In the first episode of a new Friday Night Lights podcast, It’s Not Only Football: Friday Night Lights and Beyond, hosted by Zach Gilford, Scott Porter, and Mae Whitman, Whitman talked about how Friday Night Lights and Parenthood were shows where “The big things are just life. And it’s just family. Those things are huge, and if you portray them the right way, people kind of really connect to them.”
That sentiment by Whitman made me think of The CW’s Walker. Now in its third season, the show really puts a focus on family and friendships and those relationships. While it does have its mysteries and its share of explosions, at its core is a story about a family. A father, a mother who passed, teenagers, grandparents, an uncle, friends, and love; all things that people can connect to.
In this season, in particular, mental health has been a strong focus in the storyline. When Cordell (Jared Padalecki) and Liam (Keegan Allen) are kidnapped, their mental health, when they return — as well as those around them — drive the story. Honestly, it’s so refreshing to see that proper conversations about mental health are being had. In a lot of television shows, there are big events or things that happen, and the characters are often glossed over, or they will be focused on for a scene and then never referenced again. However, with Walker, the repercussions of the kidnapping are lingering as the characters are working through their trauma from episode to episode.
Cordell and Liam are having two very different reactions to their abduction; Cordell is burying it and trying to have everyone think he’s fine, while Liam is more open and wants to talk about it, which is making the two clash when all Liam wants to do is share his feelings with Cordell. Bonham (Mitch Pileggi) even shares his thoughts with Liam and recommends Equine Therapy, which carries on into subsequent episodes where Liam finds his own therapist and later even talks about opening his own place where people can come after Cordell brings him horses from a case. We also get to see Cordell’s side, how he’s also trying to sort through in his own ways while very much not being okay. He slowly starts to open up a little to Liam and Bonham but still tries to maintain the fact he’s fine (he’s not).
What I specifically love about how Walker is tackling mental health is they’re not only focusing on the main characters and how it affected them. In this season, we see how it affects the other Walkers; Abeline, who is usually very strong-willed, has cracks in her facade about losing her boys; Bonham, who worries but also tries to hold together his family; and Stella and Augie, who are working through their Dad being gone again, and then what happens when he returns. They also show how it’s affecting Geri, who tells Augie she’s not okay, as well as Cordell’s co-workers, such as Cassie and Larry, who express worry about trusting Cordell once he returns. Everything that has been building this scene has been about the dynamic of the family and the aftermath of the kidnapping and what that means, not only with the case but also with how the characters deal with it. This kind of storytelling is so brave, and so many people can connect to their struggles.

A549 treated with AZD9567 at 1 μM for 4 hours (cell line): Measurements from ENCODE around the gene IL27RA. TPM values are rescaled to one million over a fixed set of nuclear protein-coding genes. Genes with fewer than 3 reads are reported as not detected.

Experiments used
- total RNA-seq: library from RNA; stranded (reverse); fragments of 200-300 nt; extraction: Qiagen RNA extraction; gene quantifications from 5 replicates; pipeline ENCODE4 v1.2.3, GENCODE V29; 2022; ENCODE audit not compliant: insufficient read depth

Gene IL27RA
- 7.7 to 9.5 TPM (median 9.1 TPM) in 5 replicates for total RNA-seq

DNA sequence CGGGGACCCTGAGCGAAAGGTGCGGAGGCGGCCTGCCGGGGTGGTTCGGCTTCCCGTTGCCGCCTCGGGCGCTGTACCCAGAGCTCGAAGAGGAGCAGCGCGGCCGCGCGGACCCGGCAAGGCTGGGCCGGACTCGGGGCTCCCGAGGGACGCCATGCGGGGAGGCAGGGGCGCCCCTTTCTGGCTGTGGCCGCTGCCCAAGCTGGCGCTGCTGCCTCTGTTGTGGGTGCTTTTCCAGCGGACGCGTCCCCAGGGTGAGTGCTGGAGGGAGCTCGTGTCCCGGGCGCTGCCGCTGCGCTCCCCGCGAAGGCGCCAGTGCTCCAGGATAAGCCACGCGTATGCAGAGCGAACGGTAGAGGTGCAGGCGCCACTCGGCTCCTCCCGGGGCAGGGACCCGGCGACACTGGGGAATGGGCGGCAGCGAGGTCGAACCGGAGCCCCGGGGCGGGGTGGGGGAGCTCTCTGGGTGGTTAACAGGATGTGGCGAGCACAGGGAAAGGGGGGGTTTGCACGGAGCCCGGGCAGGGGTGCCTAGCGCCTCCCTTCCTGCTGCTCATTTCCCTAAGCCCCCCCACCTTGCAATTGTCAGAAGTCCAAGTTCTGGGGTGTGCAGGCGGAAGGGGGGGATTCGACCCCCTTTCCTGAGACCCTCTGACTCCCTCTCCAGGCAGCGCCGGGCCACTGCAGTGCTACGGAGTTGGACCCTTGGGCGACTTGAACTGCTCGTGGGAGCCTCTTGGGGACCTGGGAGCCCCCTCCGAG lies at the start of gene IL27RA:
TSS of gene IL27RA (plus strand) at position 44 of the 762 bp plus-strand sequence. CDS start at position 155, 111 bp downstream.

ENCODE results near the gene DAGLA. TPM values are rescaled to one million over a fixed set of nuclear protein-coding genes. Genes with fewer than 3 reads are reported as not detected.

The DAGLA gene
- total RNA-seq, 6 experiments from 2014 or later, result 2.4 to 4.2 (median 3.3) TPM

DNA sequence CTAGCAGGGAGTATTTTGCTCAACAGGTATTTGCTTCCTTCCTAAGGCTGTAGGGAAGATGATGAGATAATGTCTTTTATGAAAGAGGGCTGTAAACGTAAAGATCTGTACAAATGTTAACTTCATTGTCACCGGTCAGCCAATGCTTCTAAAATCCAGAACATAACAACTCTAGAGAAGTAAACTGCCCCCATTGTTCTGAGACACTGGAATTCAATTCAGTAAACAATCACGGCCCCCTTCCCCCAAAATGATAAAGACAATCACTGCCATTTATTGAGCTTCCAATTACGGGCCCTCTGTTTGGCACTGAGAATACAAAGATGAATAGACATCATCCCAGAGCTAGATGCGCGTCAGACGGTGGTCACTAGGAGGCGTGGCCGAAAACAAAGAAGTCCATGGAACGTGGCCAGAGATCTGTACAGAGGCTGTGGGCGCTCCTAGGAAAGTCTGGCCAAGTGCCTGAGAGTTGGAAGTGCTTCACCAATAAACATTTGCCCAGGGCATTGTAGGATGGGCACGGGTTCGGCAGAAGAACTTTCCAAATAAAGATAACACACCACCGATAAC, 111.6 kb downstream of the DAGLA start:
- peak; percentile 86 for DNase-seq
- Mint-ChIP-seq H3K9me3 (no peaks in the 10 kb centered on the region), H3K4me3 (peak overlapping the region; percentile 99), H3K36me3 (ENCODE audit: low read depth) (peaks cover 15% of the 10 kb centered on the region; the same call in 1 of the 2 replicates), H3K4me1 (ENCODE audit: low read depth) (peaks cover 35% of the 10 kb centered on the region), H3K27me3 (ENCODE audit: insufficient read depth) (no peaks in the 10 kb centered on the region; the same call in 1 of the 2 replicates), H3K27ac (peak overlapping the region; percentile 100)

Jared Padalecki is also a strong champion of mental health awareness, as he founded the Always Keep Fighting movement, which brings awareness about mental health, depression, and anxiety. As I shared in an article a few years ago about Padalecki’s AKF and how it inspired an entire fandom, in 2015, Padalecki opened up about his experiences with depression to Variety. He launched a t-shirt campaign through Represent to benefit To Write Love on Her Arms — a charity that is best known to help people with suicidal thoughts, mental health, depression, and anxiety.
Since its original launch in 2015, Always Keep Fighting has had a few relaunches and new designs while maintaining the same message. Hundreds of thousands of pieces were sold, with all proceeds continuing to go to charity. Fans were opening up the conversation about their mental health and sharing stories about their personal struggles. The movement is still used today to help people through their hard times. Fans have found others who shared similar stories and really bonded together. So, in a fandom of people who found others and their strength in the AKF movement, it’s even more important that they’re seeing Padalecki, the writers, and the cast explore the characters’ trauma on Walker.
Walker has always had such a unique way of telling stories and making people feel seen in their characters, and this is no exception. Their characters are raw and real, they have their own battles, and they make mistakes, but that’s what makes them human. And, in my opinion, telling stories like this is why Walker is one of the best shows on television in recent years.
Walker airs on The CW on Thursdays. You can also catch the prequel to Walker, Walker: Independence, right after Walker. Both shows are available to stream on The CW app and will return in the new year after the midseason break.